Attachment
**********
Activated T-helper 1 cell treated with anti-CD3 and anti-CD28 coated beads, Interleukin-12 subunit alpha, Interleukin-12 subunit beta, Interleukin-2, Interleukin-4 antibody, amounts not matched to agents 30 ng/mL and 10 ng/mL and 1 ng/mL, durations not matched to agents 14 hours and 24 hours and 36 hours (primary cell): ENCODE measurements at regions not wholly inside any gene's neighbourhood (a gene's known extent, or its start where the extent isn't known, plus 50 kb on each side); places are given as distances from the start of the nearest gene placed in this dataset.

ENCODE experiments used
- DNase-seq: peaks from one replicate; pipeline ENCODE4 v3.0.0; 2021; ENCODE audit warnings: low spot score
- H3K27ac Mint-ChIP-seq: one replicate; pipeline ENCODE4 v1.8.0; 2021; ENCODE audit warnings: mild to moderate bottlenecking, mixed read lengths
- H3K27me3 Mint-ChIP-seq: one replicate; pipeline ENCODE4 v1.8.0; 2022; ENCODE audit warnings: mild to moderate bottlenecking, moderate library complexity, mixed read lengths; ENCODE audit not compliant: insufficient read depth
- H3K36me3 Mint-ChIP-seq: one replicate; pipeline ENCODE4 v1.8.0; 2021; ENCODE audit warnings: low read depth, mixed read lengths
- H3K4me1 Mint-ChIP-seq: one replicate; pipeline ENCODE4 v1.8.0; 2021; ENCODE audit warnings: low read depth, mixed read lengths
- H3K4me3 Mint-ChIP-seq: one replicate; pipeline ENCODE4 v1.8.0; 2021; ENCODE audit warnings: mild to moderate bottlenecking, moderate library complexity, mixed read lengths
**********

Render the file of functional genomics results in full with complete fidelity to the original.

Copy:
Activated T-helper 1 cell treated with anti-CD3 and anti-CD28 coated beads, Interleukin-12 subunit alpha, Interleukin-12 subunit beta, Interleukin-2, Interleukin-4 antibody, amounts not matched to agents 30 ng/mL and 10 ng/mL and 1 ng/mL, durations not matched to agents 14 hours and 24 hours and 36 hours (primary cell): ENCODE measurements at regions not wholly inside any gene's neighbourhood (a gene's known extent, or its start where the extent isn't known, plus 50 kb on each side); places are given as distances from the start of the nearest gene placed in this dataset.

ENCODE experiments used
- DNase-seq: peaks from one replicate; pipeline ENCODE4 v3.0.0; 2021; ENCODE audit warnings: low spot score
- H3K27ac Mint-ChIP-seq: one replicate; pipeline ENCODE4 v1.8.0; 2021; ENCODE audit warnings: mild to moderate bottlenecking, mixed read lengths
- H3K27me3 Mint-ChIP-seq: one replicate; pipeline ENCODE4 v1.8.0; 2022; ENCODE audit warnings: mild to moderate bottlenecking, moderate library complexity, mixed read lengths; ENCODE audit not compliant: insufficient read depth
- H3K36me3 Mint-ChIP-seq: one replicate; pipeline ENCODE4 v1.8.0; 2021; ENCODE audit warnings: low read depth, mixed read lengths
- H3K4me1 Mint-ChIP-seq: one replicate; pipeline ENCODE4 v1.8.0; 2021; ENCODE audit warnings: low read depth, mixed read lengths
- H3K4me3 Mint-ChIP-seq: one replicate; pipeline ENCODE4 v1.8.0; 2021; ENCODE audit warnings: mild to moderate bottlenecking, moderate library complexity, mixed read lengths